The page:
The Raleigh, NC, municipal government has tied promotions for city workers to their COVID-19 vaccination status and promised that unvaccinated workers—including police officers and firefighters—will never be promoted, WRAL reported.
North Carolina‘s capital has given city employees until the year’s end to receive the vaccine or face permanent immobility in their jobs.
The vaccine mandate will affect about 4,000 workers, but about two-thirds of Raleigh’s employees have already been fully vaccinated.
Before threatening a promotion freeze for unvaccinated employees, Raleigh was offering vaccine incentives, but they expire on Friday, Sept. 17.
City employees received $250 and two days of paid vacation for getting their COVID-19 shots.
Rick Armstrong, spokesman for the Raleigh Police Protective Association, which belongs to Teamsters Local 391, said the promotion freeze affects more than a person’s job title.
“Holding promotions over people’s heads is a pretty big deal because that’s, that’s financial, that’s your salary,” said Armstrong, whose organization represents most Raleigh police officers.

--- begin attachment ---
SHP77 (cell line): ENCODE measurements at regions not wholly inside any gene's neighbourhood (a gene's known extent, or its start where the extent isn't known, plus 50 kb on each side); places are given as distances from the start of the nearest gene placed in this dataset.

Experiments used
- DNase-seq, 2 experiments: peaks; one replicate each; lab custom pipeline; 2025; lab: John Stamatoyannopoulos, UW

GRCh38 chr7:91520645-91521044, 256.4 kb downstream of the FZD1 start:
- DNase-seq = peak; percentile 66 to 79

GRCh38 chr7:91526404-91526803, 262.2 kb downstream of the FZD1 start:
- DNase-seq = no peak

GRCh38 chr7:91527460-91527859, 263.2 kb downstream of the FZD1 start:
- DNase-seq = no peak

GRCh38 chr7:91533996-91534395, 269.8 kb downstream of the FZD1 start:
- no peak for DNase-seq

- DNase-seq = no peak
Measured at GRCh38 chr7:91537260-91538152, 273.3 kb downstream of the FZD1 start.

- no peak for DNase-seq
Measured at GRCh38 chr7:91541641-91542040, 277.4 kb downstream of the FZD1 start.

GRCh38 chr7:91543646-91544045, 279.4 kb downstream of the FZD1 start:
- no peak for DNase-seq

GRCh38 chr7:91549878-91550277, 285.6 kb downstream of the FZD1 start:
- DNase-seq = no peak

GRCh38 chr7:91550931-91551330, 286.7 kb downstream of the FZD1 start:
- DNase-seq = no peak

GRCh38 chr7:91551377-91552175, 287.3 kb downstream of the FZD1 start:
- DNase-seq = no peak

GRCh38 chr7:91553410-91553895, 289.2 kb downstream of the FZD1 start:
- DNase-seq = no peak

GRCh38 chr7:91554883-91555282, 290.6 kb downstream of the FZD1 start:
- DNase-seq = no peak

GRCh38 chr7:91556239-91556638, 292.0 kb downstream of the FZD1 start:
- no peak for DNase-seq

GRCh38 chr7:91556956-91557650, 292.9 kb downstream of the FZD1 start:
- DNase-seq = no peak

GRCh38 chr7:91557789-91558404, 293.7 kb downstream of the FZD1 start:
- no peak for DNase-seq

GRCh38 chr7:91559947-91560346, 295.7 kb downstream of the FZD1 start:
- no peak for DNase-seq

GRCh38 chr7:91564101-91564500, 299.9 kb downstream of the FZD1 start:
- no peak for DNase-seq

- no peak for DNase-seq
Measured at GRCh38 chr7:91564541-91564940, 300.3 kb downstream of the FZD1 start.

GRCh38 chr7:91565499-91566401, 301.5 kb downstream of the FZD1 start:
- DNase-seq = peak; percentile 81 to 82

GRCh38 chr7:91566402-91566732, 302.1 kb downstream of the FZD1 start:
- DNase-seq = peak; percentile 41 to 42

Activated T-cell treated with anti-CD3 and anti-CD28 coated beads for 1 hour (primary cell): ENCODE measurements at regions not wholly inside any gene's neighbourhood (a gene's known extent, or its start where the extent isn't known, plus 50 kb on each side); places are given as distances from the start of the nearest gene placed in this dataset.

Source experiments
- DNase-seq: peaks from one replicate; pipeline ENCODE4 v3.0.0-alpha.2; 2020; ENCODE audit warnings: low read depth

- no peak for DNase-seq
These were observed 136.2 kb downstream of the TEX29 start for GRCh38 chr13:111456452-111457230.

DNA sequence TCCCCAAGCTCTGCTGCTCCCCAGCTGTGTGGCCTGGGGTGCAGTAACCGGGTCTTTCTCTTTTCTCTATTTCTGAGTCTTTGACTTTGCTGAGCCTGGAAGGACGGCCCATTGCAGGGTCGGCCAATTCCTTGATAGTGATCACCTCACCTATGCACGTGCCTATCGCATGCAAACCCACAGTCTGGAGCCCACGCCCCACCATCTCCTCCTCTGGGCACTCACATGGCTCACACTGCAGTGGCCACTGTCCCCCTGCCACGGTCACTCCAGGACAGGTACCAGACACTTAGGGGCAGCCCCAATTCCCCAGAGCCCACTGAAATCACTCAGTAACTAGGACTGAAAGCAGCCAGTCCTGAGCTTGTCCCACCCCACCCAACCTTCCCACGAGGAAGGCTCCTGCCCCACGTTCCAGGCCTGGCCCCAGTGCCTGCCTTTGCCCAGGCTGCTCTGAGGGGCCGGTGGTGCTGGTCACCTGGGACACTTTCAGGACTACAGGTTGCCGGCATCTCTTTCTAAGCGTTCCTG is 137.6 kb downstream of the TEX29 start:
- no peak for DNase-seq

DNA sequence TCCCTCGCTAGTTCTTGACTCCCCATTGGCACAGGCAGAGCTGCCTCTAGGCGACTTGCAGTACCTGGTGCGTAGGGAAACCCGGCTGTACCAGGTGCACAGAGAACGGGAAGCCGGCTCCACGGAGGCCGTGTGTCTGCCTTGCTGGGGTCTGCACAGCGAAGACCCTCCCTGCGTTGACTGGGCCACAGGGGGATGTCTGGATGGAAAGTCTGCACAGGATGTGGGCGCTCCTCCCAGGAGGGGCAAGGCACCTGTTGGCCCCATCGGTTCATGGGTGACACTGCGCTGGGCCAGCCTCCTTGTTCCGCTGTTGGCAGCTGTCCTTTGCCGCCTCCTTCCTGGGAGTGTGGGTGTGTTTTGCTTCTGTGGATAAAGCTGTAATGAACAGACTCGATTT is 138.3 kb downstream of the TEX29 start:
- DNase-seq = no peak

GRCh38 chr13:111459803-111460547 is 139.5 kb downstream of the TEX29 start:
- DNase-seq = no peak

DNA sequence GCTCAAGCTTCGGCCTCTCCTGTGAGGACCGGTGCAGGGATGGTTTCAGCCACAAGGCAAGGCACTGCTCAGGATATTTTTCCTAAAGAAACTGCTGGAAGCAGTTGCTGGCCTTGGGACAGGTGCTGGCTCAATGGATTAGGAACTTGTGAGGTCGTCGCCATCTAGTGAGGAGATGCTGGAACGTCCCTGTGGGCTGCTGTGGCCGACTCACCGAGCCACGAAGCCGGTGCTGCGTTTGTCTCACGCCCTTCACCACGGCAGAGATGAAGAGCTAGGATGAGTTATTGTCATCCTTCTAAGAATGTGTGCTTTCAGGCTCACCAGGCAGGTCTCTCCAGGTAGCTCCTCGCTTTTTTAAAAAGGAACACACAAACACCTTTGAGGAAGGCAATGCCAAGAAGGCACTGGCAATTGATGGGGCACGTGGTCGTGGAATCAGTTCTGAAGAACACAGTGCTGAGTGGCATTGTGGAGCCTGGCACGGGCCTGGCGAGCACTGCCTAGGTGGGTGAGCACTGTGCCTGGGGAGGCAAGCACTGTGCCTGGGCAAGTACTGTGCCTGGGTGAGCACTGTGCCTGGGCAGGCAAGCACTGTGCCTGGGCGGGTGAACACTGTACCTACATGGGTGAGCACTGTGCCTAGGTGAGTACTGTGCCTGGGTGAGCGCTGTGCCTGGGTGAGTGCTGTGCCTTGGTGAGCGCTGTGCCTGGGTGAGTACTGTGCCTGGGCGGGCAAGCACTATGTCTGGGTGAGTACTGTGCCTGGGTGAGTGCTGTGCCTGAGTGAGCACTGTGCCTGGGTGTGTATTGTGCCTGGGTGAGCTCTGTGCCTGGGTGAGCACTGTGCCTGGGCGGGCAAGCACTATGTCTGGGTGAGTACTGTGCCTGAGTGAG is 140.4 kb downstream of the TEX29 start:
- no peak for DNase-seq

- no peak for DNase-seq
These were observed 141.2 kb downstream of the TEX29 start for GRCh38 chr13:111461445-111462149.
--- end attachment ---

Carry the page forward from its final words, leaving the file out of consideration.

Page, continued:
“The city police [department] does not require a vaccine to be promoted, and they have made that requirement without implementing … a policy,” Armstrong said. “So, I know there are what I believe to be valid grievances being filed on this particular requirement.”
The Raleigh Police Department did not decide independently to tie COVID-19 vaccinations to promotions, but it must follow the city government’s directives.
Armstrong said there is resistance to the shots among police officers.
“I’ve been vaccinated, and I support people getting vaccinated, but I also do not agree at all with a mandate,” he said. “The city, I think, is going about ways to try to force our members and their employees to get these vaccines that a lot of them are just—just don’t feel comfortable getting.”
Raleigh claims it will accept medical and religious accommodation requests from employees.
Armstrong said the vaccine mandate’s connection to promotions does not make sense from a public-health perspective because higher-ranking employees often do more office work.
“When you get promoted, you’re less likely to be in contact with the public,” he said.
“The people that are on the streets are most likely to be the rank-and-file and the ones that are going to be in contact with the public, so that doesn’t really make a lot of sense,” he continued. “There’s a lot of other ways the city can go about this, and this is not really the most, the most effective way.”